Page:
# Week 4 (Sep. 2 - 6)

**Reading:**PSE Chap 3, Vectors

**Topics:**This week, we continue our discussion of week 3 on one-dimensional kinematics and the mean speed theorem. I will introduce the equations of one-dimensional kinematics, and will introduce

*vectors*and

*vector algebra*

**Homework Problems:**Due Tuesday of week 5.

- An object starts from rest at the origin and moves along the x-axis with a constant acceleration of 4 m/s^2. What is its average velocity as it goes from x=2 to x=8 meters? Plot the position, velocity, and acceleration versus time for this object. Solution.
- A car, initially at rest travels 20 meters in 4 seconds along a straight line with constant acceleration. What is its acceleration? Make a plot of the position, velocity and acceleration of this car. Solution.
- How far does a car travel in 6 seconds if its initial velocity is 2 m/s and its acceleration is 2 m/s^2 in the forward direction? Solution.
- A particle's position is given by x(t) = 12 t - 3.0 t^2. What is v(t)? What is a(t)? Make a sketch of its position, velocity and acceleration versus time. Is the particle ever at rest? If so, when? Solution.
- Three strings are attached to a small gold ring. One string pulls eastward with a force of 4 lbs. The second string pulls northward with a force of 7 lbs. The third string pulls southwestward with a force of 5 lbs. (a) First, express the net force as a vector with appropriate components (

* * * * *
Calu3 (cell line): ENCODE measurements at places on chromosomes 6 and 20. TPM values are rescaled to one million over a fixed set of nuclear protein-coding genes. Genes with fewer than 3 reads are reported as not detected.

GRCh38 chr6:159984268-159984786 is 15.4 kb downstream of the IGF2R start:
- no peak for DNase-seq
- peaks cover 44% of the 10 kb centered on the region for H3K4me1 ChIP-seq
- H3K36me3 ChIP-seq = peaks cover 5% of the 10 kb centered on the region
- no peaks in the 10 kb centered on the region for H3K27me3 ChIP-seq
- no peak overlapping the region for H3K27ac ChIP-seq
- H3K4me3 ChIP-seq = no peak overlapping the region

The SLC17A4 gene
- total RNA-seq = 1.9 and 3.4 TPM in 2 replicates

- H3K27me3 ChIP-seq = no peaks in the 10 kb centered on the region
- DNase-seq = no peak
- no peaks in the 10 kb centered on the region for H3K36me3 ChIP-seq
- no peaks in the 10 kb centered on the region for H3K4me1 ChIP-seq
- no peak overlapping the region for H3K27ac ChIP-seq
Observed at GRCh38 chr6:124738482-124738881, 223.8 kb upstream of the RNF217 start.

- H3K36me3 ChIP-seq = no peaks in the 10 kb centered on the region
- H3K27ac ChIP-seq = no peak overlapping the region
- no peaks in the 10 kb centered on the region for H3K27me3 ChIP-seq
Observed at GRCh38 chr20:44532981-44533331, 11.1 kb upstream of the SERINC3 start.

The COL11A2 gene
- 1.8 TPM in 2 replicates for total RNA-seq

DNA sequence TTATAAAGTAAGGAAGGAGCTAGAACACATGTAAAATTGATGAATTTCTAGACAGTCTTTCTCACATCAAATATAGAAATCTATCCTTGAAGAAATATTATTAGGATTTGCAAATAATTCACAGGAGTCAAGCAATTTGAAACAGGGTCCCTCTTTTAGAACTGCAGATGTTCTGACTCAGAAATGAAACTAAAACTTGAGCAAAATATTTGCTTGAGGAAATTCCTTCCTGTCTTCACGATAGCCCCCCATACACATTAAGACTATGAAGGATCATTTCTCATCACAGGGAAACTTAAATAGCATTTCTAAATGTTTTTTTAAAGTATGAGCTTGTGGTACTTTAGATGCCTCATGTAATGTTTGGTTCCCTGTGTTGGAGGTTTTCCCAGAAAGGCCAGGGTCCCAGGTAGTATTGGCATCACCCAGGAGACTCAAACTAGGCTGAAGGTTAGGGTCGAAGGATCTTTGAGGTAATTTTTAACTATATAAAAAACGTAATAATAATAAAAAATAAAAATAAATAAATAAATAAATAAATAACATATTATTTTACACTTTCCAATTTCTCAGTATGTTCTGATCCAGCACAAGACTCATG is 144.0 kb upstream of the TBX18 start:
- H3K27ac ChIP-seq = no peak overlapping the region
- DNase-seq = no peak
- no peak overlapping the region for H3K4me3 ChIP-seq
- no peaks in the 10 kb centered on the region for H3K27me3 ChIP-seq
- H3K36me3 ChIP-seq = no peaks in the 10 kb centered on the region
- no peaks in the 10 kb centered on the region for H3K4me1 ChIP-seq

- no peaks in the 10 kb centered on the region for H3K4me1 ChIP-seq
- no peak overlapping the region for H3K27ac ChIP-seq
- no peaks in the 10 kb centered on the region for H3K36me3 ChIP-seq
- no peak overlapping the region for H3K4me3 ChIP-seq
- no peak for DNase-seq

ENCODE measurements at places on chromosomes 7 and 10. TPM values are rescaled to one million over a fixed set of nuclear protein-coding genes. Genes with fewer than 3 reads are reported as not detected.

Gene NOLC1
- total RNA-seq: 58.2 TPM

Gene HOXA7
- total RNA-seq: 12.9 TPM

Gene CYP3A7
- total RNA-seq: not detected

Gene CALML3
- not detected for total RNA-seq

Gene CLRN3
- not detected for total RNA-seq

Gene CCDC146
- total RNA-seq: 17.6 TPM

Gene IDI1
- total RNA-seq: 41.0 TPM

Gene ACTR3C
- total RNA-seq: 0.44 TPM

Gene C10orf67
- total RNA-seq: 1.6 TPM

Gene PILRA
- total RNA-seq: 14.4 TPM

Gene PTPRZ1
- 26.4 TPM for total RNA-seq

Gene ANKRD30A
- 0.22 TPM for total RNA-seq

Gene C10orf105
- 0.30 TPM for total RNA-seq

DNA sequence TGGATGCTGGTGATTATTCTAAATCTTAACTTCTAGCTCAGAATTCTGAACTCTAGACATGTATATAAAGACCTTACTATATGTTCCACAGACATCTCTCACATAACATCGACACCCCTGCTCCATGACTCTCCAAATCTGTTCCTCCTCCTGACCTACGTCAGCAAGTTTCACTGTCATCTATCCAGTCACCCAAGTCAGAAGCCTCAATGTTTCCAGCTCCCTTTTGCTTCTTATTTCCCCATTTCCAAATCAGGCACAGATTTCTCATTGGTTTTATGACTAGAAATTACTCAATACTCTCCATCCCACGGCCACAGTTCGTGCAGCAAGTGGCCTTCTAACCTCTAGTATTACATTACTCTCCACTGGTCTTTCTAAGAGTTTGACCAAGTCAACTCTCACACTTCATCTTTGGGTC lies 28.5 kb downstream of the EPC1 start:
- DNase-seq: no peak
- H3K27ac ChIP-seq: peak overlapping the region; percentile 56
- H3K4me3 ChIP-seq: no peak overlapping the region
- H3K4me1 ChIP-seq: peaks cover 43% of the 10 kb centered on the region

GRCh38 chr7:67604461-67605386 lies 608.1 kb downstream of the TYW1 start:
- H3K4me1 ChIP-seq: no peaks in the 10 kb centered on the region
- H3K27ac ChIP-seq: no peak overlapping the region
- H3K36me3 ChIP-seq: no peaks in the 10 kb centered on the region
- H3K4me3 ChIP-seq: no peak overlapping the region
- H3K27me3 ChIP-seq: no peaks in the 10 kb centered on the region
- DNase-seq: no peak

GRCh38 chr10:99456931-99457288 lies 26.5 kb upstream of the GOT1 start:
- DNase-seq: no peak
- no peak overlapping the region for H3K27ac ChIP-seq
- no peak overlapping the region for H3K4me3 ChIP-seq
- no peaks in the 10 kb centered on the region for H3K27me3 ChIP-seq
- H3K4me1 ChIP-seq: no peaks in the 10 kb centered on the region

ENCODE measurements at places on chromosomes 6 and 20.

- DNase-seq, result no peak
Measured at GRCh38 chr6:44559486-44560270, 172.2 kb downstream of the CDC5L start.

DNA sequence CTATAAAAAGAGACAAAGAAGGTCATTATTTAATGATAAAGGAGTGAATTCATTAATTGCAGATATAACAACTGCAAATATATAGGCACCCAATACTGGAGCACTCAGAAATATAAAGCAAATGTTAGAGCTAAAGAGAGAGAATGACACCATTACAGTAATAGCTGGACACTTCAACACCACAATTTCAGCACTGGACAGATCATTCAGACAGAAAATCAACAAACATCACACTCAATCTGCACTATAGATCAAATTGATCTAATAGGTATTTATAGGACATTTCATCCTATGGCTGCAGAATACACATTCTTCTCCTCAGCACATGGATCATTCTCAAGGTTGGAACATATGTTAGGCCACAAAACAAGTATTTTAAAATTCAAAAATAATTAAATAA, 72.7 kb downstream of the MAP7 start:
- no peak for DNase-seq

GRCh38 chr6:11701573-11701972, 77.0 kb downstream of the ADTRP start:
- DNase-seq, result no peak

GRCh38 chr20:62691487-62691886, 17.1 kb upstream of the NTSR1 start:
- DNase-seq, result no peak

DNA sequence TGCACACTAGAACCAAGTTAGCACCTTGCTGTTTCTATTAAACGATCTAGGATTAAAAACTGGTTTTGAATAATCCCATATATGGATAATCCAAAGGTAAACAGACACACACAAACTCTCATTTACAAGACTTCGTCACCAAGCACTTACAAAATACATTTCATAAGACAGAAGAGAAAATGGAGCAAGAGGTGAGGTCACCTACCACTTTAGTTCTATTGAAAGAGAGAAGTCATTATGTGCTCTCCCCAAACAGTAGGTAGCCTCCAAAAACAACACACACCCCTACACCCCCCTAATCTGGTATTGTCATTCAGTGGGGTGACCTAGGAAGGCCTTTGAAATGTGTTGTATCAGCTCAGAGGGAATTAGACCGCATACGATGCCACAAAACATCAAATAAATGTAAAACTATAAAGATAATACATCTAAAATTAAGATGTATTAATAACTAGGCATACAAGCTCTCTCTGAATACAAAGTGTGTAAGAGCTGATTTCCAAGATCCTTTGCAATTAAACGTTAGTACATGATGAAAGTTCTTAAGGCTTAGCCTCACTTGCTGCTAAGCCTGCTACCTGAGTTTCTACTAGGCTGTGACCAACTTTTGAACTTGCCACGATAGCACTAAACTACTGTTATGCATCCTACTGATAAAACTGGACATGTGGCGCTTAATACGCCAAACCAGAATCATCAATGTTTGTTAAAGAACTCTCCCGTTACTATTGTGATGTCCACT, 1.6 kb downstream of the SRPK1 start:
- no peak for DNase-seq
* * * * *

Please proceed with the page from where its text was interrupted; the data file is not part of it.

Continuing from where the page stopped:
*i.e.,*east, north, west, south). (b) Now: what is the magnitude of the net force on the ring? (c) Finally, what is the angle that the net force makes (compared to the eastward direction) . Solution.

**Quiz:**None during week 4. We will have a quiz on Monday of week 5.

**Classroom exercises:**As a reminder, these are some of the problems we worked out in class…

- Finding average velocities from displacement vs. time plots
- Finding the time of flight and height of a ball thrown upwards.
- 1-d kinematic equations: the connection between geometry (area under velocity vs time plots), algebra (kinematic equations relating position, velocity and acceleration), and calculus (integrating acceleration to find velocity and again to find position).